The AFM can be operated in a number of modes, depending on the application. In general, possible imaging modes are divided into static (also called contact) modes and a variety of dynamic (or noncontact) modes where the cantilever is vibrated. The membrane surface can be scanned in vacuum, air, or water, and no sample preparation is necessary. An example illustration of an AFM experimental setup is given in Figure 3.4. Based on the sample profile, h(x, y), it is possible to calculate mean and root mean square (RMS) roughness (Ra and Rrms, respectively) and 10-point mean roughness (Rz) parameters. There is relationship between Ra and the water flux and separation performance of hollow-fiber UF membranes. 13 As Ra decreases, flux decreases and rejection increases.

Figure 3.4   Schematic illustration of the operating principles associated with the atomic force microscope. (Reprinted from J. Membr. Sci., 315, Wyart, Y., Georges, G., Demie, C., Amra, C., and Moulin, P., Membrane characterization by microscopic methods: Multiscale structure, 82–92, Copyright 2008, Figure 2, with permission from Elsevier.)

#### 3.4  Spectroscopic Methods

Under this category, the following techniques are widely used:

• Infrared (IR) and Fourier transform IR (FTIR) spectroscopy
• X-ray photoelectron spectroscopy (XPS)
• Energy-dispersive X-ray spectroscopy (EDS or EDX)
• Positronium annihilation lifetime spectroscopy (PALS)

#### 3.4.1  Attenuated Total Reflection FTIR Spectroscopy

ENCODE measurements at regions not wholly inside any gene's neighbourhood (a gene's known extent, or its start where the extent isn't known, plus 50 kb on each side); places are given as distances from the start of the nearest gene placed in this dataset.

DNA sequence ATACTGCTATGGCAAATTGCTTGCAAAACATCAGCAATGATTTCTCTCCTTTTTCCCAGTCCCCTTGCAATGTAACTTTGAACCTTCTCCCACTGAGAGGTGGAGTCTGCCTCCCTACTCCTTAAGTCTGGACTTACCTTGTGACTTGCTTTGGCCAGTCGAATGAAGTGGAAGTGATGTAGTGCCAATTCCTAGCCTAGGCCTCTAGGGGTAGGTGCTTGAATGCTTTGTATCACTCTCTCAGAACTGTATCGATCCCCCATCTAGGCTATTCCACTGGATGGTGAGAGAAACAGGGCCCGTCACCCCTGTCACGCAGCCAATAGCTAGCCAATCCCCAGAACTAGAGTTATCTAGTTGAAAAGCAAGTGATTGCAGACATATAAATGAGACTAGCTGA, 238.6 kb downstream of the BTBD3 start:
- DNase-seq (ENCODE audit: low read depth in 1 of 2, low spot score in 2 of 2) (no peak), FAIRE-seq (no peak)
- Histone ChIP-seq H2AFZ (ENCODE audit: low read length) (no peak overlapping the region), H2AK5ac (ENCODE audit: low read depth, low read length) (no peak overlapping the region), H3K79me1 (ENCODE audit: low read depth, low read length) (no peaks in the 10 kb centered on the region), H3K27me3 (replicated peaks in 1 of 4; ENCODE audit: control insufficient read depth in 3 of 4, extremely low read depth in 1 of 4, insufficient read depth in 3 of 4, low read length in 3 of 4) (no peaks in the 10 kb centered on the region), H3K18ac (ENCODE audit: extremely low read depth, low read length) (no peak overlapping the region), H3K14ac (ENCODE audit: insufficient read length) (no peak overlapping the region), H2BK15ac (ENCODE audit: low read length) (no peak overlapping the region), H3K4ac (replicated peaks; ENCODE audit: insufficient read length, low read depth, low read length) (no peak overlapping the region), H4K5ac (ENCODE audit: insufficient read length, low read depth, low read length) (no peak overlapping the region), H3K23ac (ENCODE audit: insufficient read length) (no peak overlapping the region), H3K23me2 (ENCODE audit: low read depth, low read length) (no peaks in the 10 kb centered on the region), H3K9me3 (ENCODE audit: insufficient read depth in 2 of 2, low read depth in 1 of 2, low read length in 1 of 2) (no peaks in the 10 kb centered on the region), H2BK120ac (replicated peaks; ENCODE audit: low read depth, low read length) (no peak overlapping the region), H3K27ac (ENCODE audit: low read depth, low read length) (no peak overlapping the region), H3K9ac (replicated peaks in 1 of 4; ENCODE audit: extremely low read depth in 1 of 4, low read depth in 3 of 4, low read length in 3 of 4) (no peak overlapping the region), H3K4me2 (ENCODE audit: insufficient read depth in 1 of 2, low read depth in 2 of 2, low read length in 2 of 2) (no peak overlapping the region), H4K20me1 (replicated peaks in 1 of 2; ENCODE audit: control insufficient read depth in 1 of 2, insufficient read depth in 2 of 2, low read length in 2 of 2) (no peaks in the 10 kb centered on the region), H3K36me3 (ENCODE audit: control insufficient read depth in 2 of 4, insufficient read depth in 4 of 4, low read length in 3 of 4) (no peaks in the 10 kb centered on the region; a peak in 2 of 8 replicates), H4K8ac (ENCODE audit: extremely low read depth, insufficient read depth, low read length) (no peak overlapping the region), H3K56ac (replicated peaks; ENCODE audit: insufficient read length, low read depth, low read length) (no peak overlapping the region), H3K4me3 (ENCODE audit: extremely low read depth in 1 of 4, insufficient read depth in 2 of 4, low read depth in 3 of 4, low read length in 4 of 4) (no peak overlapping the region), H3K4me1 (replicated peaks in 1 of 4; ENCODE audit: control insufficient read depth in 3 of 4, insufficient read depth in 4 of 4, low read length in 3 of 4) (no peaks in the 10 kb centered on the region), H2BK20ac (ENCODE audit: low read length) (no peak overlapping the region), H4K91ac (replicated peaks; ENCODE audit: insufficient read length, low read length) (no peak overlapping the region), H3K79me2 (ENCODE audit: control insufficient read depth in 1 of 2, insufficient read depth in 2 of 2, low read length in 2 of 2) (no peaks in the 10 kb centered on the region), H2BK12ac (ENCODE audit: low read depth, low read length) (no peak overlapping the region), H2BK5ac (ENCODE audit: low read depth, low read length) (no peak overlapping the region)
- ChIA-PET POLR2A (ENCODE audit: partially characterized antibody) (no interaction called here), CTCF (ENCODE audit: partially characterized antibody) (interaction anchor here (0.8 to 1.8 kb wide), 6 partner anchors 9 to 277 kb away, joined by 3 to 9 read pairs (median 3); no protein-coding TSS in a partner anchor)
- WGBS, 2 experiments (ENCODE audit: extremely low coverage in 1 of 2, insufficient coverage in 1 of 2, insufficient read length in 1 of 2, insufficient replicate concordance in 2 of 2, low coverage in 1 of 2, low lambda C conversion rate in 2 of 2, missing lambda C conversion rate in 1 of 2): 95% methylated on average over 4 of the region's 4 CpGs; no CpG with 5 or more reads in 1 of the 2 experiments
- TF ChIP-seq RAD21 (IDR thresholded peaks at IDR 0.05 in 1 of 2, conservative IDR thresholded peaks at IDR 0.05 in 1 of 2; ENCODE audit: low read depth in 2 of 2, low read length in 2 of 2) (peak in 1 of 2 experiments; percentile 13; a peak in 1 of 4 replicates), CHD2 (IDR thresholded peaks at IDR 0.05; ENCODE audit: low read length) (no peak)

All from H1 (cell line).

The principle of attenuated total reflection FTIR (ATR-FTIR) is based on the total internal reflection phenomenon. A block of material with greater optical density than the sample is put into close contact with the sample surface. The incident radiation angle must be greater than the critical angle value. The evanescent field decays exponentially into the sample. The principle of ATR-FTIR is shown in Figure 3.5. 14 ATR-FTIR spectroscopy allows for IR analysis of surfaces. The IR spectrum can provide determination of vibrational frequencies and transition intensities of most molecules (with the exception of diatomics such as N2 and O2), including characteristic functional group frequencies. Knowledge of vibrational frequencies of functional groups (or reference spectra) allows for chemical identification of at least a class of compounds (e.g., aromatic amides). IR radiation typically penetrates 1 μm into the surface, which is a disadvantage because this is deeper than the active layer thickness of most composite membranes, so the top layer is not necessarily isolated. The penetration depth can be decreased by careful selection of crystal and incident angle. Alternatively, it is possible to perform ATR-FTIR measurements of both sides of an asymmetric membrane and then to essentially subtract out the support layer spectral regions.